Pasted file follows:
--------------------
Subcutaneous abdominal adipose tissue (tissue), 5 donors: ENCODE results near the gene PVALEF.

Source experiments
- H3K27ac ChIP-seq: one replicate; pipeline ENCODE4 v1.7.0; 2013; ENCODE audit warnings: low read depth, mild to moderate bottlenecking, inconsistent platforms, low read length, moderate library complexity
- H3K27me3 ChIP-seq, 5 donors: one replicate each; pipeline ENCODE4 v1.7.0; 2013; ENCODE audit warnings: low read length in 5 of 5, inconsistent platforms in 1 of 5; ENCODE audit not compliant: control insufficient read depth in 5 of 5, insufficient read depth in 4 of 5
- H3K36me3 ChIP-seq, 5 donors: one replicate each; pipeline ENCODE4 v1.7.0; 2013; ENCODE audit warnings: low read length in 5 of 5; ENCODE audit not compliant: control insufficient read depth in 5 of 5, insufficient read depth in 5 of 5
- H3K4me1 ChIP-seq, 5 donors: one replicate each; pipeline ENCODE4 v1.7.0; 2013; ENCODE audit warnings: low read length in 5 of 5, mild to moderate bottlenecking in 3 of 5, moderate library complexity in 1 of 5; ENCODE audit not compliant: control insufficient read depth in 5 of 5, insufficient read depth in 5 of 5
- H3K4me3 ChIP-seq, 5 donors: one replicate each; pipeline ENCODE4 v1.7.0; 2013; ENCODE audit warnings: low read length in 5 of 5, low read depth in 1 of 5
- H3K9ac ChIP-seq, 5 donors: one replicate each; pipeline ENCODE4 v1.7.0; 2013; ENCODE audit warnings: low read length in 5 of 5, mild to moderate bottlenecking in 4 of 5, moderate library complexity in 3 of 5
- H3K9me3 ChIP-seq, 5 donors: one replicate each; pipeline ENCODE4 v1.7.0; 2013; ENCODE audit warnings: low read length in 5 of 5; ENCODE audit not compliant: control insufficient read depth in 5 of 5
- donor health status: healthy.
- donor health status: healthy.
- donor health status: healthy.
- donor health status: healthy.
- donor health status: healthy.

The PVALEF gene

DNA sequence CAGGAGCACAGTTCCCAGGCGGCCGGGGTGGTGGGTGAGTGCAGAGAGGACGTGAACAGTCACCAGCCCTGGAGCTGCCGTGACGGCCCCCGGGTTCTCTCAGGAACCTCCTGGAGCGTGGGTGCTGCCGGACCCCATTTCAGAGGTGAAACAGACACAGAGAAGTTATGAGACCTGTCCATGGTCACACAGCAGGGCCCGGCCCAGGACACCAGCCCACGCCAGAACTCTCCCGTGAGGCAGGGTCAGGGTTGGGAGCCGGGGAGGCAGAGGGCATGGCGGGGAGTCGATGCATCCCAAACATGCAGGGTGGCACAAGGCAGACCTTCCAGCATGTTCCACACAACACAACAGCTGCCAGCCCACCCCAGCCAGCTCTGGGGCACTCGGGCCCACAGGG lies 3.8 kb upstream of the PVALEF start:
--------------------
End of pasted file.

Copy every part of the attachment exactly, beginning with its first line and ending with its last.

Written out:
Subcutaneous abdominal adipose tissue (tissue), 5 donors: ENCODE results near the gene PVALEF.

Source experiments
- H3K27ac ChIP-seq: one replicate; pipeline ENCODE4 v1.7.0; 2013; ENCODE audit warnings: low read depth, mild to moderate bottlenecking, inconsistent platforms, low read length, moderate library complexity
- H3K27me3 ChIP-seq, 5 donors: one replicate each; pipeline ENCODE4 v1.7.0; 2013; ENCODE audit warnings: low read length in 5 of 5, inconsistent platforms in 1 of 5; ENCODE audit not compliant: control insufficient read depth in 5 of 5, insufficient read depth in 4 of 5
- H3K36me3 ChIP-seq, 5 donors: one replicate each; pipeline ENCODE4 v1.7.0; 2013; ENCODE audit warnings: low read length in 5 of 5; ENCODE audit not compliant: control insufficient read depth in 5 of 5, insufficient read depth in 5 of 5
- H3K4me1 ChIP-seq, 5 donors: one replicate each; pipeline ENCODE4 v1.7.0; 2013; ENCODE audit warnings: low read length in 5 of 5, mild to moderate bottlenecking in 3 of 5, moderate library complexity in 1 of 5; ENCODE audit not compliant: control insufficient read depth in 5 of 5, insufficient read depth in 5 of 5
- H3K4me3 ChIP-seq, 5 donors: one replicate each; pipeline ENCODE4 v1.7.0; 2013; ENCODE audit warnings: low read length in 5 of 5, low read depth in 1 of 5
- H3K9ac ChIP-seq, 5 donors: one replicate each; pipeline ENCODE4 v1.7.0; 2013; ENCODE audit warnings: low read length in 5 of 5, mild to moderate bottlenecking in 4 of 5, moderate library complexity in 3 of 5
- H3K9me3 ChIP-seq, 5 donors: one replicate each; pipeline ENCODE4 v1.7.0; 2013; ENCODE audit warnings: low read length in 5 of 5; ENCODE audit not compliant: control insufficient read depth in 5 of 5
- donor health status: healthy.
- donor health status: healthy.
- donor health status: healthy.
- donor health status: healthy.
- donor health status: healthy.

The PVALEF gene

DNA sequence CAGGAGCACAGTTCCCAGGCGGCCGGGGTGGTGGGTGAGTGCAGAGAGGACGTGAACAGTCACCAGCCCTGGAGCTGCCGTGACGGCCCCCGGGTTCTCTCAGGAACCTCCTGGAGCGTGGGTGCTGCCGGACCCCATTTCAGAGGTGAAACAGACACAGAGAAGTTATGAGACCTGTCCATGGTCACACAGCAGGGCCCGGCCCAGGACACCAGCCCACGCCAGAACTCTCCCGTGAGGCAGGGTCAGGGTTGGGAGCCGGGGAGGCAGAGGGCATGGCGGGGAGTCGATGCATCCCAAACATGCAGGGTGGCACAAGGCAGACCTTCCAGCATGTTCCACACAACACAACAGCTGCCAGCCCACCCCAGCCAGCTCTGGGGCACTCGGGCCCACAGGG lies 3.8 kb upstream of the PVALEF start: